I believe that I'm now safe from all phishing and pharming attempts.
Since only few CAs can issue such "green bar" extended validation (EV) certificates you are mostly right if you trust EV certificates. It might still be possible that the CA got hacked, like done with Comodo and DigiNotar in 2011. It is not possible for an attacker to just add a new CA to the system because the list of CAs which can issue EV certificates is hard coded in the browser (at least with Firefox and Chrome), so an attacker would need to patch or replace your browser to show its own fake certificates with green.
Faking non-EV certificates is much easier because any of the 100s of trusted CA in the browser or any of their sub-CA could issue such a certificate. Which means an attacker can simply choose the weakest CA/sub-CA. And for non-EV certificates it is also enough to import a new CA into your browser, which a trojan could do.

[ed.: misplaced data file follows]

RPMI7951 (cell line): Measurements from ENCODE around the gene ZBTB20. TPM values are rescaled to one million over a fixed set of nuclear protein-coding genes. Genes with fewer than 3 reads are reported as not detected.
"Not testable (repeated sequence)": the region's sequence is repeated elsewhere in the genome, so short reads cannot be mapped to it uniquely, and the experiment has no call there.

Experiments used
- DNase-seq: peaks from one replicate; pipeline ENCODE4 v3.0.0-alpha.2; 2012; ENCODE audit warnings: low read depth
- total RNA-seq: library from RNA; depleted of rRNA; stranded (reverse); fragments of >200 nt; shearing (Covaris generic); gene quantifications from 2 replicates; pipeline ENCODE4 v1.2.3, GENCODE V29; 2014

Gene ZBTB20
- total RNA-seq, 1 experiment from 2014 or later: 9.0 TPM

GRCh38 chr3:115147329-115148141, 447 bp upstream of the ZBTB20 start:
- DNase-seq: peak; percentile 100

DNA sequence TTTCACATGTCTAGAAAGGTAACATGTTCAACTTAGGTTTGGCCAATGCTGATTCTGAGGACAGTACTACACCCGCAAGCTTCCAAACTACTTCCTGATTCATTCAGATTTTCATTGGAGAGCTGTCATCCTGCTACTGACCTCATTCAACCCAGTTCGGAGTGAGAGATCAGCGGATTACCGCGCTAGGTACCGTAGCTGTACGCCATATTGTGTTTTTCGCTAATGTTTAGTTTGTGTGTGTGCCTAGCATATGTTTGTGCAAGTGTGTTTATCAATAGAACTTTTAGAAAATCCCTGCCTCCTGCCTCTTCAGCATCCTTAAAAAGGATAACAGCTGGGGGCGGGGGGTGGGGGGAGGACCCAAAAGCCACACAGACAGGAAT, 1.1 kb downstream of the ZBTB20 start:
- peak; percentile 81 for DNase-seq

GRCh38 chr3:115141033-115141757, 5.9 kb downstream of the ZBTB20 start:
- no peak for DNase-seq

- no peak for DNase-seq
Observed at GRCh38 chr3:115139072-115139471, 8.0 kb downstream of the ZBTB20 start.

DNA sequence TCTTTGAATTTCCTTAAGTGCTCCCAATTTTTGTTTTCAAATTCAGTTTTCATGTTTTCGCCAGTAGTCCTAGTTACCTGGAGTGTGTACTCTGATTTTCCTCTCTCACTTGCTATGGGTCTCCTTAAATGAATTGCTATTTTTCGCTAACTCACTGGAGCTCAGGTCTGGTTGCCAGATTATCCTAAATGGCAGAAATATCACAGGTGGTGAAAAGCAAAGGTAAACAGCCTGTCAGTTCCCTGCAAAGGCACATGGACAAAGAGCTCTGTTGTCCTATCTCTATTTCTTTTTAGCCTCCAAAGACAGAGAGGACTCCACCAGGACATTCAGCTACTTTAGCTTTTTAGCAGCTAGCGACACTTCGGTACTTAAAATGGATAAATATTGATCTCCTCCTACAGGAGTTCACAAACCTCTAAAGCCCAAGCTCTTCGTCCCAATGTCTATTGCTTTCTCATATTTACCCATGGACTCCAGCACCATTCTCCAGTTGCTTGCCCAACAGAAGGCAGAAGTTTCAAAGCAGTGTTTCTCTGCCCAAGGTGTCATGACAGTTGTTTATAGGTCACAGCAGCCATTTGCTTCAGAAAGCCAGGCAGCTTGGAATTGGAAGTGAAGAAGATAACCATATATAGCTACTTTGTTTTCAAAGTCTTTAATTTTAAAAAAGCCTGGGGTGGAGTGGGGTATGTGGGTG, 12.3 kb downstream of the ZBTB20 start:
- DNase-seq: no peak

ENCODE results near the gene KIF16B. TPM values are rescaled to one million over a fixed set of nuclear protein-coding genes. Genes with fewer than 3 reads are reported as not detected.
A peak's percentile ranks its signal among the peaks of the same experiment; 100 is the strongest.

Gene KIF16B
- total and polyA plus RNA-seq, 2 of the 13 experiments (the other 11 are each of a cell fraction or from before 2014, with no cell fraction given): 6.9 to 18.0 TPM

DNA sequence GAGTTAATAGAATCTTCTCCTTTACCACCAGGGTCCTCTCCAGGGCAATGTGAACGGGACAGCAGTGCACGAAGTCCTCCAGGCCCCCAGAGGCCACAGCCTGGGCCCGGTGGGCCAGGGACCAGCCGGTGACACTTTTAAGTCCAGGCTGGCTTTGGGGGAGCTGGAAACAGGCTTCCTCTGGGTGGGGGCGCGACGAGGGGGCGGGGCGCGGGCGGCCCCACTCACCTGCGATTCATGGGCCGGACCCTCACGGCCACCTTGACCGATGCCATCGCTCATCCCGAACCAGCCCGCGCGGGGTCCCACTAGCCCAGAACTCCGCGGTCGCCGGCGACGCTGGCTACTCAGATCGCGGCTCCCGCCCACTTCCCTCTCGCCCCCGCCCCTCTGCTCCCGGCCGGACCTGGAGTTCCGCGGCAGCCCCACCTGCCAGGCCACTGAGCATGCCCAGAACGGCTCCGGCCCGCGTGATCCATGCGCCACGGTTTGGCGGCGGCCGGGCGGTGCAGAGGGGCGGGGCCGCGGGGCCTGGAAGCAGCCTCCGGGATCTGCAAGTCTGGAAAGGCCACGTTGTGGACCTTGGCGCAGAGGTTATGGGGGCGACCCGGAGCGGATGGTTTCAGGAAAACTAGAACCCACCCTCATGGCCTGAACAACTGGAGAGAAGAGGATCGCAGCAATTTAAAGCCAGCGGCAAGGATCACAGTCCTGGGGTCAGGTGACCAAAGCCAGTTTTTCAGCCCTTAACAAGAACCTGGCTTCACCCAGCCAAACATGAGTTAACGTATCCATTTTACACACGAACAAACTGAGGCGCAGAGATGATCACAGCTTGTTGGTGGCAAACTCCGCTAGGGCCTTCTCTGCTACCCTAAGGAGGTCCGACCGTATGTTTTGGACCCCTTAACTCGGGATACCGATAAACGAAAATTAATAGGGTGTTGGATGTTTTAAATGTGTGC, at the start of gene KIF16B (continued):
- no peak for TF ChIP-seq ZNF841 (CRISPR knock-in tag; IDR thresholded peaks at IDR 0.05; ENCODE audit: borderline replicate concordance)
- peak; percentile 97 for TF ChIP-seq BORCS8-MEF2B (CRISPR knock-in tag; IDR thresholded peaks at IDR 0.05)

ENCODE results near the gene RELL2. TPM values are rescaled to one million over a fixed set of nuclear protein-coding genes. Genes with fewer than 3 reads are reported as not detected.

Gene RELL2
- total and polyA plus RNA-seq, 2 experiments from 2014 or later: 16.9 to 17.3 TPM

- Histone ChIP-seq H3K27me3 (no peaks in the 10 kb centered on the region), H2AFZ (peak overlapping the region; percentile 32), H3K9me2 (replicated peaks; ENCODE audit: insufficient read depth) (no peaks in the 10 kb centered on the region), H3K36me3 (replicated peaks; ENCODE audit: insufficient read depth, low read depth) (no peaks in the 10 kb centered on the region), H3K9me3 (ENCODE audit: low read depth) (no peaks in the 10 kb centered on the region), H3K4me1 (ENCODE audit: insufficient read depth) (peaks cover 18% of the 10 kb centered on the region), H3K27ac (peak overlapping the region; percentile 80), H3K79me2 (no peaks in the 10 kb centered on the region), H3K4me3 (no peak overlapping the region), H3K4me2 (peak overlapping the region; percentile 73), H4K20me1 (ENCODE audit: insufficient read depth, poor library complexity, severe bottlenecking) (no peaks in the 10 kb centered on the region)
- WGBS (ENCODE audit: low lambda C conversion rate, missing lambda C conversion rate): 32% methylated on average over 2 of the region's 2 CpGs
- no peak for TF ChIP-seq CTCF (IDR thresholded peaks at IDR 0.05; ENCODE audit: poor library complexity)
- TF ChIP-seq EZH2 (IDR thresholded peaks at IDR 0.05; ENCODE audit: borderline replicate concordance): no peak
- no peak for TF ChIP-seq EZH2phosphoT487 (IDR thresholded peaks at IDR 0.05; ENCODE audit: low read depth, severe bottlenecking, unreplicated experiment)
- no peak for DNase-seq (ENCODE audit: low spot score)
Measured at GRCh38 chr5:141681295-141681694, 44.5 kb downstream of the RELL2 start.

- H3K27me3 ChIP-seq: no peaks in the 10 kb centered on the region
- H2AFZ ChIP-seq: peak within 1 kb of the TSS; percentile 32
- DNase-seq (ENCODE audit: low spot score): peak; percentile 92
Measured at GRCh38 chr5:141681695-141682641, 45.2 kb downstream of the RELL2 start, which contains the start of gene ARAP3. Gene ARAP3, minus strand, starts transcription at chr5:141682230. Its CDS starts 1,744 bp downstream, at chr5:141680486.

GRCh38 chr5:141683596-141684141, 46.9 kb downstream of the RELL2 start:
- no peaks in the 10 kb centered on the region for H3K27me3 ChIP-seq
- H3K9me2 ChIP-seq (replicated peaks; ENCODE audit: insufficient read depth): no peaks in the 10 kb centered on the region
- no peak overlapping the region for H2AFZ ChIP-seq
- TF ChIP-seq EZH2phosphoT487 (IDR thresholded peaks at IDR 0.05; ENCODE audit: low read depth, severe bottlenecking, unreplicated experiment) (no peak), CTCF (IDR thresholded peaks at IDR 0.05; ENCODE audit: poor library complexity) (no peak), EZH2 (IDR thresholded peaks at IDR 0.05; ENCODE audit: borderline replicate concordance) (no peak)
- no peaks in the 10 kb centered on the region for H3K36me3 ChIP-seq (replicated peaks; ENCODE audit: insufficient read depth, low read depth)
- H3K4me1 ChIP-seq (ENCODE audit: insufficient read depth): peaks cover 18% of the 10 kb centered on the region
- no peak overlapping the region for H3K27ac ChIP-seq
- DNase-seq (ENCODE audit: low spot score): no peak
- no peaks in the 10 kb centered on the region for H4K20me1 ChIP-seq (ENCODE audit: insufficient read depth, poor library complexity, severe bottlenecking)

Are there any other vulnerabilities?
Lots. There are regularly web application vulnerabilities like XSS and SQL injection even on sites with an EV certificate. The certificate says nothing about the security of the site itself, it is only used to identify the site.
Is it still possible for me to be hacked?
Of course. The site could be hacked and serve malware. Or the site could serve ads and the ads will serve the malware (this is called malvertising). Again, the certificate says nothing about the security of the site or of any included sites (ads, tracking, social networks...).